Horses: Related Cases

Case namesort descending Citation Summary
ZENIER v. SPOKANE INTERNATIONAL RAILROAD COMPANY 300 P.2d 494 (Idaho, 1956)

In Zenier v. Spokane Intern. R. Co ., 78 Idaho 196 (Idaho 1956), a rancher’s mare and colt was killed, and the rancher sought statutory damages and attorney fees. A jury found for the rancher and imposed damages mainly on his testimony as to value. The railroad sought review, stating that the rancher's own negligence in allowing the horses to run barred recovery and there was no objective evidence as to value. The court upheld the award, finding that the animal’s value to the rancher was permitted as a basis for determining damages where personal property has been injured by the willful or negligent act of another.

Zimmerman v. Robertson 854 P.2d 338 (Mont. 1993)

Defendant-veterinarian was contracted to castrate plaintiff’s horse. Post-surgical care resulted in a fatal infection of the horse.  The court found that, indeed, expert testimony is required in malpractice cases, as negligence cannot be inferred from the existence of a loss.  The court disagreed with plaintiff that defendant’s own "admissions" in his testimony at trial provided sufficient evidence of deviation from the standard of care to withstand a directed verdict by defendant.  As to plaintiff’s argument regarding a lack of informed consent, the court noted that a medical malpractice claim premised on a theory of lack of informed consent is a separate cause of action rather than an "element" in an otherwise specifically alleged claim of professional negligence.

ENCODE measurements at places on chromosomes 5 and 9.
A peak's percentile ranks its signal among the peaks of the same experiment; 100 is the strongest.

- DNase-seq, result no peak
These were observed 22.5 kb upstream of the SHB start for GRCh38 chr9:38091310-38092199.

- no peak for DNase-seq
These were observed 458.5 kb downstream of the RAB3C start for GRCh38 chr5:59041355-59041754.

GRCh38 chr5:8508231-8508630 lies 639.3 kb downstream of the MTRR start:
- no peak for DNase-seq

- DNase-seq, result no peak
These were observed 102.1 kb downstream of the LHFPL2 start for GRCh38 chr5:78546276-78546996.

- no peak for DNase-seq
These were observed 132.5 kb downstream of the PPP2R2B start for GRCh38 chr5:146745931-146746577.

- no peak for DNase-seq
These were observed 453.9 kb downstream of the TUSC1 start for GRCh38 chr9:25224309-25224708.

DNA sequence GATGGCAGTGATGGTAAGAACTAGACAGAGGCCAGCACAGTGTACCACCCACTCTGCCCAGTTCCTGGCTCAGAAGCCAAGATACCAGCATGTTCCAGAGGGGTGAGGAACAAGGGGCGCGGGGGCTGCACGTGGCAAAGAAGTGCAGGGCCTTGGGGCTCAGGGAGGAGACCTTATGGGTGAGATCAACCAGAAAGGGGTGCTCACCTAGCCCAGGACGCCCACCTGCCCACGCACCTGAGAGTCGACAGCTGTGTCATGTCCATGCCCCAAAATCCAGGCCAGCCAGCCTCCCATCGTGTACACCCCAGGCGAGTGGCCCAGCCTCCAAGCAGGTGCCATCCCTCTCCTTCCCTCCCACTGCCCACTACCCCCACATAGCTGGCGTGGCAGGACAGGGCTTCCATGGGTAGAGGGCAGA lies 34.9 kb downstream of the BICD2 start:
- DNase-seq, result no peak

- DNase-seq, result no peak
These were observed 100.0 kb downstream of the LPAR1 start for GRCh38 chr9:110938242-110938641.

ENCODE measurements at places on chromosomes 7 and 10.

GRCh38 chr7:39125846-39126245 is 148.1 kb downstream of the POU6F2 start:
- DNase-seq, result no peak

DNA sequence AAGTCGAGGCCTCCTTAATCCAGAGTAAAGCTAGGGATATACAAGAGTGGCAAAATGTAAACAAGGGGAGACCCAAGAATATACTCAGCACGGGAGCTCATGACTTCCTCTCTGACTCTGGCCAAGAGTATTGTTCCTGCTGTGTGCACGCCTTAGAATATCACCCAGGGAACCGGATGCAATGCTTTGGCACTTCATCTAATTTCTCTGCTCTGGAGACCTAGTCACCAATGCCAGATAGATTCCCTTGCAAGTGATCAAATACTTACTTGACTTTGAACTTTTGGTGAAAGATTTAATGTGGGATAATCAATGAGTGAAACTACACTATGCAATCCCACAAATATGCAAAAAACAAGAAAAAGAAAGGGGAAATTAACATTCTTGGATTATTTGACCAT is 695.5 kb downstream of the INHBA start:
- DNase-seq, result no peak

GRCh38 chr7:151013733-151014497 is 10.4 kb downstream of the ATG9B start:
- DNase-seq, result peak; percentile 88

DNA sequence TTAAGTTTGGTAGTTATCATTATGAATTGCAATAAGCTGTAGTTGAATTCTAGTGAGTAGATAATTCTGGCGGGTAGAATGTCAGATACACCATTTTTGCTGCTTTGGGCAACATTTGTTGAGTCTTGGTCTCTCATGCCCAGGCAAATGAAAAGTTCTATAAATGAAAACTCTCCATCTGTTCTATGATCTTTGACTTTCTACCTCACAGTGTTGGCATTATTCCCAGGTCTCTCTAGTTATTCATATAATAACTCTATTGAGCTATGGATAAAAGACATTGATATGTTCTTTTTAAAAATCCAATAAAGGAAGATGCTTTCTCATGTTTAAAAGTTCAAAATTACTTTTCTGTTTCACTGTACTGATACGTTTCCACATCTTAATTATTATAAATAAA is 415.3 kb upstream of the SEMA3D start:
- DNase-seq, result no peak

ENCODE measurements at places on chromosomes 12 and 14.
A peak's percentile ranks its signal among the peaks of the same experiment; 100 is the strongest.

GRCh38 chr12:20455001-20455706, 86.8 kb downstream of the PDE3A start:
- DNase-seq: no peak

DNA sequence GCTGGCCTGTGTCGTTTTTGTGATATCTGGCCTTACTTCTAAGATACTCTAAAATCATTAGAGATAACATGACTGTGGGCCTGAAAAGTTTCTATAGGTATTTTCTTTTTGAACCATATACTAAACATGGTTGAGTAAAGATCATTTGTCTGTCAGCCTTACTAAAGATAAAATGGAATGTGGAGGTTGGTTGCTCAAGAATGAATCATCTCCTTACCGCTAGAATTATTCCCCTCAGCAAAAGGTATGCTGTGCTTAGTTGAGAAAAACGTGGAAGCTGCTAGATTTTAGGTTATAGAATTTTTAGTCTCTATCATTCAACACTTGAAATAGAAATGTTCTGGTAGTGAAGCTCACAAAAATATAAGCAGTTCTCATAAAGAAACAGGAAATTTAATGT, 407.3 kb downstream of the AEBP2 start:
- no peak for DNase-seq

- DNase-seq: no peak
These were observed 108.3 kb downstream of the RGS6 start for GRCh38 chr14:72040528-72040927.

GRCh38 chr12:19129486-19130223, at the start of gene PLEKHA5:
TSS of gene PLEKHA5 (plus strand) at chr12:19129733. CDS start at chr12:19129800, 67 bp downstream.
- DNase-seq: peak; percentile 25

Zimmerman v. Robertson 854 P.2d 338 (Mont. 1993)

Plaintiff horse owner sought review of a judgment by the District Court of Yellowstone County, Thirteenth Judicial District (Montana), which entered a directed verdict in favor of defendant veterinarian on the owner's claims of professional negligence. On appeal, the court affirmed the trial court's decision, holding that the owner was required to prove the veterinarian's negligence by expert testimony, and that he failed to do so.  In addition, the court The court found that the "defendant's admissions" exception to the expert testimony requirement did not apply because the veterinarian did not admit that he deviated from the standard of care.

Zuckerman v. Coastal Camps, Inc. 716 F.Supp.2d 23 (D.Me., 2010)

This case arose after twelve-year old Samantha Zuckerman sustained injuries when she fell the pony she was riding during a horseback riding lesson at Camp Laurel in Mount Vernon, Maine. Samantha alleged that her instructors improperly saddled the pony, which caused her saddle to slip. In appealing the Magistrate's recommended decision, Camp Laurel again claims that it is immune from liability under Maine Equine Activities Act because a slipping saddle is a risk inherent to the sport of horseback riding. Camp Laurel contends that the faulty tack exception is limited to situations where the tack cracks, breaks, or frays and does not include  an “improperly tightened girth” or an “inappropriate pony” or “faulty horse.” This Court agreed with the Magistrate Judge that the record raises a genuine issue of material fact concerning the “faulty” tack exception. The Court found that the negligence here was tied to an exception to the liability shield - faulty tack.

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